(Reuters) -The Federal Reserve is intensifying its efforts to understand and manage global warming threats to the financial system, establishing a panel focused on financial stability risks and looking into the possibility of climate stress tests for banks.
The moves at the U.S. central bank, announced on Tuesday, are broadly in line with the Biden administration’s pledge to tackle climate change, although they date back to at least 2019 when the San Francisco Fed held the Fed’s first public conference on the subject.
They are, however, unpopular with Republican lawmakers, who see them as overstepping what they feel should be a narrow Fed focus on interest rates, inflation and employment.
“Climate change is an emerging risk,” Fed Chair Jerome Powell told the U.S. House of Representatives Financial Services Committee, defending the central bank’s engagement in the issues. “We are looking at it carefully; we actually are just in the very early stages of considering stress scenarios.”
Separately, Fed Governor Lael Brainard announced the Fed’s plan to establish a financial stability climate committee.
The new panel will work on identifying and finding ways to mitigate climate risks to the financial system as a whole, she said, and will complement the Fed’s recently established supervision climate committee, which is focused on addressing risks at individual banks.
The Fed’s two panels form the core “pillars” to a new framework for addressing the economic and financial consequences of climate change, Brainard told the Ceres 2021 climate change conference, adding that those risks included the potential for shocks to the financial system that could ripple out to harm households, businesses and communities.
“It is increasingly clear that climate change could have important implications for the Federal Reserve in carrying out its responsibilities assigned by the Congress,” Brainard said.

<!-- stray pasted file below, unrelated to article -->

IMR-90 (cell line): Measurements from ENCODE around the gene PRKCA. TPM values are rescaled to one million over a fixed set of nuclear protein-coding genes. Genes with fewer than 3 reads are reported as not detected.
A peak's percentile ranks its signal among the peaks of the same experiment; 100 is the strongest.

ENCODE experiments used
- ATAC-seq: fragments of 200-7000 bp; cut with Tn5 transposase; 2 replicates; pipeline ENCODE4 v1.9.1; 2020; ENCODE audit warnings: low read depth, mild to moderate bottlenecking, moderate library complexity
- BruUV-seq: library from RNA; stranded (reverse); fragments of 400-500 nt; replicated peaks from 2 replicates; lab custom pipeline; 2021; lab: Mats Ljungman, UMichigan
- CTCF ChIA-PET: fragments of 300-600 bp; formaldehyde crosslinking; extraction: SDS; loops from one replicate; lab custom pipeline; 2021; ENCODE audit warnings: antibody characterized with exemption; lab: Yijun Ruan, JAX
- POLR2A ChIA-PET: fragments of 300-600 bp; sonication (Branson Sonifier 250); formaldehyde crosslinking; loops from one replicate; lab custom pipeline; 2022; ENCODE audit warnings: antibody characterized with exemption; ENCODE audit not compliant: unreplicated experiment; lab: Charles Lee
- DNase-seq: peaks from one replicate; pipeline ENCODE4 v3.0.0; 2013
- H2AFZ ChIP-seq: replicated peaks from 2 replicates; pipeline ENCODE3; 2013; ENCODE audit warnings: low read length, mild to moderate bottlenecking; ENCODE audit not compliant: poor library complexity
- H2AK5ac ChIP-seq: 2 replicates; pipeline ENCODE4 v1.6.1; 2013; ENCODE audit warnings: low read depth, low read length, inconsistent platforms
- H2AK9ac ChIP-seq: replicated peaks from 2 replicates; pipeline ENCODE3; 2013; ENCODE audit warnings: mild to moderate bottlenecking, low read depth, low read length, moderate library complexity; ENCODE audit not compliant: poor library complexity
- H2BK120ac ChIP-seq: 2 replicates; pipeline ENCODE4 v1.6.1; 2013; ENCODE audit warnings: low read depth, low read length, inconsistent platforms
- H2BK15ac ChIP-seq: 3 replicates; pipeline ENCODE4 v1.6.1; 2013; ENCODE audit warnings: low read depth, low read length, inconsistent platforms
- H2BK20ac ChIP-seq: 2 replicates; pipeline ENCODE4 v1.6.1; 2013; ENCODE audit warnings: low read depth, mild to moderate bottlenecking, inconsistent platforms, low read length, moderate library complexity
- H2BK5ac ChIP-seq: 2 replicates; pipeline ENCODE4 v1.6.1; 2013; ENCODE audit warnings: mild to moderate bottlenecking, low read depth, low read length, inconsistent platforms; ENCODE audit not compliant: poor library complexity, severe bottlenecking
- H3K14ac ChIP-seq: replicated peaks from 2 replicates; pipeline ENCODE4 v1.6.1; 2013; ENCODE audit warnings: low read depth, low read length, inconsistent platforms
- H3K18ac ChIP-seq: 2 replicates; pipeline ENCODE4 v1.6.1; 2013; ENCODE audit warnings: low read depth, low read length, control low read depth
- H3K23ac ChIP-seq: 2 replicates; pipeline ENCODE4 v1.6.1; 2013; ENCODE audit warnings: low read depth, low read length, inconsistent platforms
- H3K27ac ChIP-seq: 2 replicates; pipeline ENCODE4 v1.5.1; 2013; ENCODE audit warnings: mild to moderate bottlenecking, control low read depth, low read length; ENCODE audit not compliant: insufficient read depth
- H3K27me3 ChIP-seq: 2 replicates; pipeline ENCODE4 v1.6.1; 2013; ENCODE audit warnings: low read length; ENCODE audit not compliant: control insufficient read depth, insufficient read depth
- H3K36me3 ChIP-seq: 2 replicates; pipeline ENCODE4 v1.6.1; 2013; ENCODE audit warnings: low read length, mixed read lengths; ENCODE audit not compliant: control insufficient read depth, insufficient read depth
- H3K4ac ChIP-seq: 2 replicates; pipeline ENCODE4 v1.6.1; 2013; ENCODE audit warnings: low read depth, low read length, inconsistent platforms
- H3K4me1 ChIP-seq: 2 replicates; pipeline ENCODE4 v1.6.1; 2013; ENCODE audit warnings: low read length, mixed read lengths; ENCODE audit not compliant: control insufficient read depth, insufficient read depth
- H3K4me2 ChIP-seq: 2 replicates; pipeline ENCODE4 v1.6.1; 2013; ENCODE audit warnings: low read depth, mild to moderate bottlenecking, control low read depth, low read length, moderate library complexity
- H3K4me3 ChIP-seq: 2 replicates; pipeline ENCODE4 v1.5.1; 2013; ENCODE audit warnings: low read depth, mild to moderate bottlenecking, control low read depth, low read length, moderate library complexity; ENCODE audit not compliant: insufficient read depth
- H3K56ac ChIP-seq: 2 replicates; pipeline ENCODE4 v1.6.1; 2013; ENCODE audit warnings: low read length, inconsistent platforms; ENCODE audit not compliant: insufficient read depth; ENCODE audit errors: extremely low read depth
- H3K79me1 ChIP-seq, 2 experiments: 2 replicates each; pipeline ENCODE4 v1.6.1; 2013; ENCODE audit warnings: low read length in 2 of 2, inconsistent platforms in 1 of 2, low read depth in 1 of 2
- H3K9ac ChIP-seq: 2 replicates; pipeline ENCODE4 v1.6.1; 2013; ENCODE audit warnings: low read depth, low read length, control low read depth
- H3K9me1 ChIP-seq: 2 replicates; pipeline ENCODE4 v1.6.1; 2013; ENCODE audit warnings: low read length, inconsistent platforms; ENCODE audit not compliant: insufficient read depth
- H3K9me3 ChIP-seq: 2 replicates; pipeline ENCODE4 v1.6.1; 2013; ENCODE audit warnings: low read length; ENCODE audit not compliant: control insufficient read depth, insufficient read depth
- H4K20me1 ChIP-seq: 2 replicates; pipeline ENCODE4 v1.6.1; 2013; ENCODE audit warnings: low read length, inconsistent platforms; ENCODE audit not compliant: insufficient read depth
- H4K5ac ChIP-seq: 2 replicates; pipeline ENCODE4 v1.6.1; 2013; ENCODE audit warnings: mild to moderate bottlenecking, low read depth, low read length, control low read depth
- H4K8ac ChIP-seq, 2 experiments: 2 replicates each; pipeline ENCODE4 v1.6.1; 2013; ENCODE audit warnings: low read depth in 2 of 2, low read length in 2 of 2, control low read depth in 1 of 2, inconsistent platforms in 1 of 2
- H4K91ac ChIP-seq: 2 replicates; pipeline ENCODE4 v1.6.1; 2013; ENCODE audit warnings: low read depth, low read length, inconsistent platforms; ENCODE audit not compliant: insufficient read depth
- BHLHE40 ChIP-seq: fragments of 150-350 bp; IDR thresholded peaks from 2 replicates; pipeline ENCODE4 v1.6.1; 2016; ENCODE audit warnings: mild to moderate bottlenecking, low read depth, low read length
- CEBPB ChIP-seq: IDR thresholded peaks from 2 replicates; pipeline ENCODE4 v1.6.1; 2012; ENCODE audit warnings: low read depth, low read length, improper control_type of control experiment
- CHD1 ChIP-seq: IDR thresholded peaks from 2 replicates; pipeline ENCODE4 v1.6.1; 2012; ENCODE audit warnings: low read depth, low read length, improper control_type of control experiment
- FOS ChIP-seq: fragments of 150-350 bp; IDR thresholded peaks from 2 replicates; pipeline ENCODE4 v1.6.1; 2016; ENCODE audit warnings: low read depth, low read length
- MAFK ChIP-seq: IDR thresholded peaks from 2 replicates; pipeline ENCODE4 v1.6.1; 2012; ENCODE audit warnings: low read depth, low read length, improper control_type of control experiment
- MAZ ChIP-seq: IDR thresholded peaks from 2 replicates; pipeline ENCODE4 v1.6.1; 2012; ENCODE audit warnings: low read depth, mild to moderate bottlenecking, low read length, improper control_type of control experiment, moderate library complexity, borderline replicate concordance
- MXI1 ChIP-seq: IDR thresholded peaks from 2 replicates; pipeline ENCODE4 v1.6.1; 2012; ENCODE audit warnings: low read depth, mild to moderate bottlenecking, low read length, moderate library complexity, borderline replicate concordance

The Fed has been building climate risk into its writ more publicly in recent months, including it for the first time in two regulatory reports issued in 2020, and making it part of its broader push to modernize its approach to bolstering lending to low-income communities.
The Fed also joined the Network of Central Banks and Supervisors for Greening the Financial System late last year.
Other U.S. financial regulatory agencies are also diving in with their own focus on climate.
Republicans in the House and the Senate recently sent letters to Powell expressing concern that the Fed would use its bank supervision powers to further an environmental agenda, and raising objections to the use of climate scenario analysis that they suggested could weaken the financial system.
Scenario analysis, Brainard said on Tuesday, could be a “helpful tool” for the Fed, providing “a structured way of uncovering the parts of the financial system where physical, transition, and other risks may have outsized effects through potential spillovers.”
Reporting by Ann SaphirEditing by Paul Simao
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